The rise of the oligarchs and the looting of what would become Russia and many of the states to re-emerge from the fall of the Soviet Union began well before the fall of the Soviet Union. It involved KGB officials and officers, as well as some military officials, setting up front corporations to loot and then hollow out the Soviet industrial, manufacturing, petroleum, and the rest of what we’d call the business and commercial sectors. These guys were either enjoying dual careers in the Russian mob and the mobs of the other Soviet states or were working with those who did. They positioned themselves to scarf up almost everything as soon as the Soviet Union fell. Once the Soviet Union fell they started looking for ways to go legit or to seem legit and to launder their criminal activities and proceeds. This is where both former less senior intelligence officers who managed to achieve positions of legit political trust come along. Putin becoming the deputy mayor, or whatever the title was, for business development and import/export in St. Petersburg, for instance. As well as the then twenty and thirty somethings who would eventually become the oligarchs we know today. It is a long and, if you’re fascinated by organized crime, interesting story.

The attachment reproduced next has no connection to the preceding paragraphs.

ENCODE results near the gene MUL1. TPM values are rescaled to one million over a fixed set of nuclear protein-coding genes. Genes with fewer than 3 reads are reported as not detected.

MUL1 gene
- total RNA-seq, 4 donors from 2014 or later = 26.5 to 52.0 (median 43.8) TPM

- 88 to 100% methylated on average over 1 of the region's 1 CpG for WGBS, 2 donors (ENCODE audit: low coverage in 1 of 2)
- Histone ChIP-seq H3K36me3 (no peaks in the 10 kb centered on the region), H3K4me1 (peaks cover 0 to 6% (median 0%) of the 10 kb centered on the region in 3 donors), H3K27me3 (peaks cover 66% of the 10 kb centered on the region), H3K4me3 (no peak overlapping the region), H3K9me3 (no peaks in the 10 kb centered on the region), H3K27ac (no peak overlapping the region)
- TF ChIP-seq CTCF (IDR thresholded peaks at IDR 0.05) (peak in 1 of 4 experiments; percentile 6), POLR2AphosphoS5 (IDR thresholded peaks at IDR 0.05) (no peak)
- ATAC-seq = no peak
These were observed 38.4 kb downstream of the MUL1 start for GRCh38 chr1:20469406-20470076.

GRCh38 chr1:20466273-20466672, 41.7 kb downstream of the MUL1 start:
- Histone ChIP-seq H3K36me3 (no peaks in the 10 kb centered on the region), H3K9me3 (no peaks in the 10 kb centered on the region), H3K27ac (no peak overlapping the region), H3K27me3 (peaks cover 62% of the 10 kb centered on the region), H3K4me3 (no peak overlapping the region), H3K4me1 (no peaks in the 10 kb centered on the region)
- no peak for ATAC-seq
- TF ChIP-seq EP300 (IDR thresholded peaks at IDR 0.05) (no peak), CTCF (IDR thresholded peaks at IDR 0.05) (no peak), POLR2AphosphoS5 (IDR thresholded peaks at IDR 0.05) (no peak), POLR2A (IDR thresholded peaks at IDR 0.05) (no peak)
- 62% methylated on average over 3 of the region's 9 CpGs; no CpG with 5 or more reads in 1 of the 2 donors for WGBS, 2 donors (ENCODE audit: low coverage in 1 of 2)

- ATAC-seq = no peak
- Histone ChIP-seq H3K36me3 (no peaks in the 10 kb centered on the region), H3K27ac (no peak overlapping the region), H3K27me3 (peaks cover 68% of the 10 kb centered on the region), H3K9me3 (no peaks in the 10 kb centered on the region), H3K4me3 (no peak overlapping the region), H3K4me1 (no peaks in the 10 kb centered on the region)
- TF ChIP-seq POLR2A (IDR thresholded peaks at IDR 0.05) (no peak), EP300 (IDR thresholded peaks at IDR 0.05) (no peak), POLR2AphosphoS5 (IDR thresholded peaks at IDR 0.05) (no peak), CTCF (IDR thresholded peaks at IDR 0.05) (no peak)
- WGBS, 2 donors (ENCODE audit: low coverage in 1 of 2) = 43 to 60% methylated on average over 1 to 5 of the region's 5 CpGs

@Adam L Silverman: When they asked Khodorkovsky in a recent interview to explain Putin’s motives and worldview, he said simply, “He’s a criminal and has been one since childhood. Those are his motives.” I thought it was a nice Occam’s razor kind of thing.
Adam L Silverman
@Another Scott: Not everything Galeev tweets is accurate. Whenever I see one of his long threads I actually run them past a Russian studies professional. The same one that keeps popping up here in comments saying that he’s not accurate or he’s misinterpreted something. He’s interesting, he provides excellent sourcing. His analysis is not always correct because he’s writing on a lot of stuff well outside of his expertise. He’s like a Balloon Juice comments section in super thread form.
Adam L Silverman
@Bob In Portland: Didn’t I ban you for being a general nuisance and a specifically wrong Putin shill?
Yes, yes I did. Back in the box with you.
JR in WV
Bob in Portland?!!?!!! Gone but not forgotten… I saw that comment during its very brief existence, Thanks Adam for the reportage on Ukraine’s war, and for putting BiP back in his little dark box. Was it the same person, or just someone using that nyn for the laughs?
“Brinks trucks full of money…” remember that? amazing what memories can be brought back to the surface!